• "Our dads knew each other and they shared their stories. The Kryl family lived across the street to the side… we lived behind an abandoned plot where our garden was and across the crossing, there was a house where the Kryl family lived. Then they moved them to the Captain Jaroš Street where they had their printing shop. And they destroyed it in front of the whole family. The whole printing shop, the presses. It was a rare printing shop with priceless types. It was so cruel and moronic… allegedly it‘s what the People’s Militia did. I have to check it yet but I think that it was the People’s Militia and they just smashed it, with pickaxes, the presses. Karel Kryl witnessed this and he couldn’t forgive the Communists. He was a year younger than I was.”

  • “Dad cleaned up in the shop and they started arriving straight away to get their watches repaired. They had this many of them, up their elbows. But everyone was happy. I had my own Russian babysitter, a young Russian soldier who would take me out for strolls in a pram so that mom could be helping dad because everyone wanted to have their wristwatches fixed, they wanted to get them back soon and parents did what they could. And every soldier sat at dad’s table and waited until his wristwatch is repaired, then he would put it on and another one came and one more and one more… and parents were going mad. They were tired. Dad came up with an idea, he would put the repaired watch in the shop window with a name tag so that they would know that they can pick it. They did it but the next day, the window was broken and the watch was stolen. But they came, shouted ‘gimme my watch’ waving submachine guns. We had a stroke of luck, there was a Russian officer riding a horse, coming from Veltrusy. He was young and intelligent and when he saw it, everyone had to stand in attention, everything had to be written down, the shop window got fixed and the watches were shown but there was a guard. But dad said that it was tough, that they were really lucky.”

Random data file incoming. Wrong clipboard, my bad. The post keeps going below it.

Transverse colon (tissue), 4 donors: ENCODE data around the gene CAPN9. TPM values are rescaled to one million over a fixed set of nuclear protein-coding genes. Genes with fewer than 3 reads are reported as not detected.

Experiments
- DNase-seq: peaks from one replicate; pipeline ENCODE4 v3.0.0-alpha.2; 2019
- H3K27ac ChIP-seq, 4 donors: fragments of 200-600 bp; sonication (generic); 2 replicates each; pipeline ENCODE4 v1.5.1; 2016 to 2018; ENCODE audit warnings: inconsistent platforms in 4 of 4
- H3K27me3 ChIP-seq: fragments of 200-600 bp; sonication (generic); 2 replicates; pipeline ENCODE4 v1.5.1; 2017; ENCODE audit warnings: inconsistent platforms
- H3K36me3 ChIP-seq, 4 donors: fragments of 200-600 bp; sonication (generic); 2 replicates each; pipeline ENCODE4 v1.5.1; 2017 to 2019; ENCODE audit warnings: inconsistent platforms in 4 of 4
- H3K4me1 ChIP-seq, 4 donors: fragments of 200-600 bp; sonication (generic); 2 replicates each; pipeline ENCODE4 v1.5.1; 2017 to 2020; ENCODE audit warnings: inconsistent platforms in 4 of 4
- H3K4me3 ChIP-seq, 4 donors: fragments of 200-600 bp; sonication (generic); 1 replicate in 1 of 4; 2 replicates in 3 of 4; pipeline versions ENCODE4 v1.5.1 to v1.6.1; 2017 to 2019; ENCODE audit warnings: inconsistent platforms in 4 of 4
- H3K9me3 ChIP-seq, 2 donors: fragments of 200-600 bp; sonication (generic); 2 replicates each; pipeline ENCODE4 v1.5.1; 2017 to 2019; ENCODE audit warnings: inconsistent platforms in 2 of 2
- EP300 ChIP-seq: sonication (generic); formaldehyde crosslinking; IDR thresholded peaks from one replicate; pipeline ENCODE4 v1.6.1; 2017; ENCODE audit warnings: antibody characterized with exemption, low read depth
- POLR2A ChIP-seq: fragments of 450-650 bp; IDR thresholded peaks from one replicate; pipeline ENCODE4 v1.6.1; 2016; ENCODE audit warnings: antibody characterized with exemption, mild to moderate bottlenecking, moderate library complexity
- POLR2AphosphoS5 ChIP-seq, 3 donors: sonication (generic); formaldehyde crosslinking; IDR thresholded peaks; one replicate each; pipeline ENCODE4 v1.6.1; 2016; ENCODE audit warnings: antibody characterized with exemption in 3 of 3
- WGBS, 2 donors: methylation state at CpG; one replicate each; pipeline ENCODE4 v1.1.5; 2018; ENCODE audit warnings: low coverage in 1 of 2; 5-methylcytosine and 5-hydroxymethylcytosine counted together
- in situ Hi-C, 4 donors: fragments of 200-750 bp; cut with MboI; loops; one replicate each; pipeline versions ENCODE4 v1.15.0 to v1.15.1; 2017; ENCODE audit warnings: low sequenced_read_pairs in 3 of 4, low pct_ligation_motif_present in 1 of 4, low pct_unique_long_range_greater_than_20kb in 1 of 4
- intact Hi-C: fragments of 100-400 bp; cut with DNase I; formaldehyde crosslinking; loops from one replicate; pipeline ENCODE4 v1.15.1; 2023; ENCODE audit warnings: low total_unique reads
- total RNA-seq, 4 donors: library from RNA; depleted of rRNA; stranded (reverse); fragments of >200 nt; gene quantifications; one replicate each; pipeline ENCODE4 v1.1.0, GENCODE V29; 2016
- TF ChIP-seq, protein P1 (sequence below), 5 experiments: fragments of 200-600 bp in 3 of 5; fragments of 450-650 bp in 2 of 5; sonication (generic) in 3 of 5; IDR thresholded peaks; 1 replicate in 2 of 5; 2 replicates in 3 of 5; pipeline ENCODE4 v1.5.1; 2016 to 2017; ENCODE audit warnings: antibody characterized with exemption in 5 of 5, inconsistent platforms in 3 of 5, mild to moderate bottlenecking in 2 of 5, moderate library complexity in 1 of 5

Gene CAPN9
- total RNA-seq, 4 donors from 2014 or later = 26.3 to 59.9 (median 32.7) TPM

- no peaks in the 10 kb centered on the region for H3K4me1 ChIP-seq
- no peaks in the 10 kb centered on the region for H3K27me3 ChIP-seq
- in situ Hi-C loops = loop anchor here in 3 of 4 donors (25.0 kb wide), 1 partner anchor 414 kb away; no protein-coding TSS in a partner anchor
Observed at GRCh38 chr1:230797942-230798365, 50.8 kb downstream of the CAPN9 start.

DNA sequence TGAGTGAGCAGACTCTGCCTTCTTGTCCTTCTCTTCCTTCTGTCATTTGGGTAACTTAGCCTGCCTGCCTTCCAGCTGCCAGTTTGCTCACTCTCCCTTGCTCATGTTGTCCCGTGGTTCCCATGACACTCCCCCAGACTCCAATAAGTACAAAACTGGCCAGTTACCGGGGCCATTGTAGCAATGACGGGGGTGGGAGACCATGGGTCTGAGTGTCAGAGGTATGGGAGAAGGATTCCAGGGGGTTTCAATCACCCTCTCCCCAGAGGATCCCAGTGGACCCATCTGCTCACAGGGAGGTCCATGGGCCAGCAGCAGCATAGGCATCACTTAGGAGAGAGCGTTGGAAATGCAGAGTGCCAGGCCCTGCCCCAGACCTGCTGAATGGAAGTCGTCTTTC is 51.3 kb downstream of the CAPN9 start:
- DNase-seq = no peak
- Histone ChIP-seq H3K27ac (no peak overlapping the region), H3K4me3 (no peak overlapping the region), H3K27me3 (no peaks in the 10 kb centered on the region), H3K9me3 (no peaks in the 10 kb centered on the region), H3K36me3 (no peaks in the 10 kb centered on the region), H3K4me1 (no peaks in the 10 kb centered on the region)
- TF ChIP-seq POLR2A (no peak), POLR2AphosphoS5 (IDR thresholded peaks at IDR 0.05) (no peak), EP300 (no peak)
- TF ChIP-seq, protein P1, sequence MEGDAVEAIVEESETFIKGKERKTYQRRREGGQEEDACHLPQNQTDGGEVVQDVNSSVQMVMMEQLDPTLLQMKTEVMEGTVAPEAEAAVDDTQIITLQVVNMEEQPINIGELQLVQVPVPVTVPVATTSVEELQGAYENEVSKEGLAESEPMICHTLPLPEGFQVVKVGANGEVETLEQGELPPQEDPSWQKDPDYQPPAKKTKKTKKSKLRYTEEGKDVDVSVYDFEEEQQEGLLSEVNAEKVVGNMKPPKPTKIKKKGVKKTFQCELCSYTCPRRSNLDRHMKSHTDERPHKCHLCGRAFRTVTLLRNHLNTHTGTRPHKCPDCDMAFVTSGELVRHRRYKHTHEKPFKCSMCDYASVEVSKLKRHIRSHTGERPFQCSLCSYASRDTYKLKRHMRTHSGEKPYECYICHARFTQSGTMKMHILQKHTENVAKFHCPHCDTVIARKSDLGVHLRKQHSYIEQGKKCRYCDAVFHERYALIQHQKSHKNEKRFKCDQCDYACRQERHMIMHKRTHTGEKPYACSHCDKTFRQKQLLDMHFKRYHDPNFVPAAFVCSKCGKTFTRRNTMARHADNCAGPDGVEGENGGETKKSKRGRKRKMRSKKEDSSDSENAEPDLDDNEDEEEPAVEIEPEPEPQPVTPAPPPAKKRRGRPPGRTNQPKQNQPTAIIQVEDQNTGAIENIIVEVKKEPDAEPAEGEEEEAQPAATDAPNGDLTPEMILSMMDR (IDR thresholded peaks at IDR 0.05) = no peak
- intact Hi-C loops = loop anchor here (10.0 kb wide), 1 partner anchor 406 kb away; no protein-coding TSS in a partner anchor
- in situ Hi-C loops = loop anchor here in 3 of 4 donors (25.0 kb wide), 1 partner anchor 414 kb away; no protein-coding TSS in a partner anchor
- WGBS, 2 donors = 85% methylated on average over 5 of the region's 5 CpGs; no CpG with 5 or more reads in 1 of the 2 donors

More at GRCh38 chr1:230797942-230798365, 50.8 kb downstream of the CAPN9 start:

• “I remember, and it was not only once. I arrived at Hostěradice, the housekeeper at the parsonage opened the door, I told her that I need to go to the church. She invited me in but she was somewhat upset. We sat down with a cup of coffee and she told me how the pastor was arrested and that he’s all alone here, that they made a box, he didn’t know anything about it but they set it up to make it look as if he knew it, and they put it in a pew in the church. Then the State Security came and found it. They took him away and she had no clue where he was and what was going on. So we were sitting at the parsonage… and this happened in several variants to me, that we actually trusted each other.”